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U.S. Geological Survey
Open-File Report 03-374
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Preliminary Geochemical, Microbiological, and Epidemiological Investigations into Possible Linkages between Lignite Aquifers, Pathogenic Microbes, and Kidney Disease in Northwestern Louisiana

By Joseph E. Bunnell,1 Rebecca N. Bushon,2 Donald M. Stoeckel,2 Amie M. Gifford,2 Marisa Beck,1 Harry E. Lerch,1 Runhua Shi,3 Benton McGee,4 Bradford C. Hanson,5 Jonathan Kolak,1 and Peter D. Warwick1

1 U.S. Geological Survey, Reston, Virginia.
2 U.S. Geological Survey, Columbus, Ohio.
3 Louisiana State University School of Medicine, Shreveport, Louisiana.
4 Water Resources Discipline, Louisiana District, Ruston, Louisiana.
5 Louisiana Geological Survey, Baton Rouge, Louisiana.


In May 2002, 15 wells and four surface water sites were sampled, and in September 2002, those same wells and sites plus four additional surface sites were sampled in five parishes of northwestern Louisiana. A geographic information system (GIS) was used to select residential water wells for sampling. Well water samples were analyzed for pH, conductivity, organic compounds, and nutrient and anion concentrations. All samples were further tested for presence of fungi (maintained for up to 28 days and colonies counted and identified microscopically), and metal and trace element concentration by inductively-coupled plasma mass spectrometry and atomic emission spectrometry. Surface water samples were tested for dissolved oxygen and evidence of leptospiral bacterial presence. A polymerase chain reaction protocol was optimized for detection of pathogenic leptospires, and the sensitivity of the assay was determined. The Spearman correlation method was used to assess the association between the endpoints for these field/laboratory analyses and the incidence of cancer of the renal pelvis obtained from the Louisiana Tumor Registry. Significant associations were revealed between the cancer rate and the overall number of organic compounds, the fungi Zygomycetes, the nutrients PO4 and NH3, and thirteen chemical elements (As, B, Br, Cl, Cr, F, Li, Na, P, Rb, Se, Sr, W) from the well water as compared to the controls. Among the species of fungi from the total of 136 isolates were 12 Penicillium spp., at least two Aspergillus spp., a number of other genera (Alternaria sp., Eupenicillium lapidosum, Cladosporium sp., Epicoccum sp., Trichoderma sp., Paecilomyces sp., Chrysosporium sp., Chloridium sp.), and Zygomycetes, and Coelmycetes -- some of which are known mycotoxin producers. The two control wells yielded a mean of 6.5 (SD = 3.5355) individual isolates, while the mean number of isolates from all other sites was 7.6 (SD = 4.4866). Presence of human pathogenic leptospires was detected in 4/8 (50 percent) of the surface water sites sampled. These initial results suggest that additional investigation into these relationships is warranted.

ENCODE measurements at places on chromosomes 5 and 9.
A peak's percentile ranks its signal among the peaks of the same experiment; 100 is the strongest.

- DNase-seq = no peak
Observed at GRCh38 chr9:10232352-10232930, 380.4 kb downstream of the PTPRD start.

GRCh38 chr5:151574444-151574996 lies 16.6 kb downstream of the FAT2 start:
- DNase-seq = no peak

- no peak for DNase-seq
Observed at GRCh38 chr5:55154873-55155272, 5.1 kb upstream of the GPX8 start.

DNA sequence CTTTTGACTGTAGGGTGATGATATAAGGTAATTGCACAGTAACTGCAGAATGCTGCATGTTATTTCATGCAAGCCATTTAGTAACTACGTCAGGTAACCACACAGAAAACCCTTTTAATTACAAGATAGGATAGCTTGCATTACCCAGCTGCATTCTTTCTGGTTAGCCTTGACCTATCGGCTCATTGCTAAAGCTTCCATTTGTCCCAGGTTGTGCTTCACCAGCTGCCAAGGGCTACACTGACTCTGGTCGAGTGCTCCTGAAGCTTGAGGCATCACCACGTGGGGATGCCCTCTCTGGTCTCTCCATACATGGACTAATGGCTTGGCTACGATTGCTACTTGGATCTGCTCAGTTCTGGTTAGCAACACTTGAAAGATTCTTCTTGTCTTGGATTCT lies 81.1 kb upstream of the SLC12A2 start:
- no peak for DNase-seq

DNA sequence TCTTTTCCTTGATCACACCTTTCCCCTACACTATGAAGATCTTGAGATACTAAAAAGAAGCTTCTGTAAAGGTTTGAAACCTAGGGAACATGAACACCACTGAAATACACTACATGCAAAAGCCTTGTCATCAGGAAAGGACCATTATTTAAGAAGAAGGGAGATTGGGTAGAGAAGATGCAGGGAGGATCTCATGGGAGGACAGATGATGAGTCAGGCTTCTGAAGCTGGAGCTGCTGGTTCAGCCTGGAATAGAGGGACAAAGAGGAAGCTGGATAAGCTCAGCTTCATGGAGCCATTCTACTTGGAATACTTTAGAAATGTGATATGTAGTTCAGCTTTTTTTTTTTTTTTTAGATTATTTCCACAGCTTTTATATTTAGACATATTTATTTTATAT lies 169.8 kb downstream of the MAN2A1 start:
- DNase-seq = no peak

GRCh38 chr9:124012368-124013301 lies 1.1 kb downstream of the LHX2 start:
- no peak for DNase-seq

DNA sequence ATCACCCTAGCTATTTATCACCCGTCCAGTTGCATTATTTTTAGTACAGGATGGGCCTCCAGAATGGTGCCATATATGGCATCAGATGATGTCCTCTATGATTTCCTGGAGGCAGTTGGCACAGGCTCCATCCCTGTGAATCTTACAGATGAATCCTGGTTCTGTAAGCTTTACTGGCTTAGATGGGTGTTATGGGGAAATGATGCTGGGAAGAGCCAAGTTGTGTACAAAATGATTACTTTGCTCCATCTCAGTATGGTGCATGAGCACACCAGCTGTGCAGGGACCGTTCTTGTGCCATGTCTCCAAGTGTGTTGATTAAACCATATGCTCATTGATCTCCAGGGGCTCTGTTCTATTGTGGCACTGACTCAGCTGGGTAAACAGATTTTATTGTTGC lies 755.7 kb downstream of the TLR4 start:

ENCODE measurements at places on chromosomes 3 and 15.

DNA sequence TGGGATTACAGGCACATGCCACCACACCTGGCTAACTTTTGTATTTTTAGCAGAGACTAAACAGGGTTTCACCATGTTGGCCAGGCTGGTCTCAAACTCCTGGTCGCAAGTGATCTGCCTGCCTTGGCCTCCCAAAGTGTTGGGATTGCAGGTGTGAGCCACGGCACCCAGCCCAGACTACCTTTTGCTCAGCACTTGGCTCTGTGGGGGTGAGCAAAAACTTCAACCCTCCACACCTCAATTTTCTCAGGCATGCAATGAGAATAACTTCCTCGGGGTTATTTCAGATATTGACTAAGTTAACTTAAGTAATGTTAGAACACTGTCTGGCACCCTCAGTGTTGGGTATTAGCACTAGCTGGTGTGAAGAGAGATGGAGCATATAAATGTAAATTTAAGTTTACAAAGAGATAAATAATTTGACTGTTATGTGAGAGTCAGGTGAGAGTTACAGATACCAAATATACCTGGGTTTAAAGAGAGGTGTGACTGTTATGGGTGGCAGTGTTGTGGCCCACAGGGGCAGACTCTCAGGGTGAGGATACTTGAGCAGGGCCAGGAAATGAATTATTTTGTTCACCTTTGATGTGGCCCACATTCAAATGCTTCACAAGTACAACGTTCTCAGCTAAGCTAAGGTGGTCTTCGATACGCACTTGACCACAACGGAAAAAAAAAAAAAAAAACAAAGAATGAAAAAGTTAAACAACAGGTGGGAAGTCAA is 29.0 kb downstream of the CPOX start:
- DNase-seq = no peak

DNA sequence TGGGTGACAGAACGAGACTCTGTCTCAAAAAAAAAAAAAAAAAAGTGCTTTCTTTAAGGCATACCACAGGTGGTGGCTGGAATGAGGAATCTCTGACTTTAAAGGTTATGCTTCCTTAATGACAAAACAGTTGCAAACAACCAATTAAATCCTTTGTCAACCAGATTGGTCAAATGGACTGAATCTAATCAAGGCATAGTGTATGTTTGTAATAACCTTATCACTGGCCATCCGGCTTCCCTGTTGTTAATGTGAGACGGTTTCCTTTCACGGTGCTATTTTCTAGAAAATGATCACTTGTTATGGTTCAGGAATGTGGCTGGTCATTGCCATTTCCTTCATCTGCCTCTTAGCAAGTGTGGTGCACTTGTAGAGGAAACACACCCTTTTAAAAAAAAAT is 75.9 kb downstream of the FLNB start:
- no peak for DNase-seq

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This report is preliminary and has not been reviewed for conformity with U.S. Geological Survey editorial standards or with the North American Stratigraphic code. Any use of trade, product, or firm names is for descriptive purposes only and does not imply endorsement by the U.S. Government. Although all data and software released with this open file have been used by the USGS, no warranty, expressed or implied, is made by the USGS as to the accuracy of the data and related materials and (or) the functioning of the software.

Contact Information

For questions about the scientific content of this report, contact Joseph E. Bunnell.

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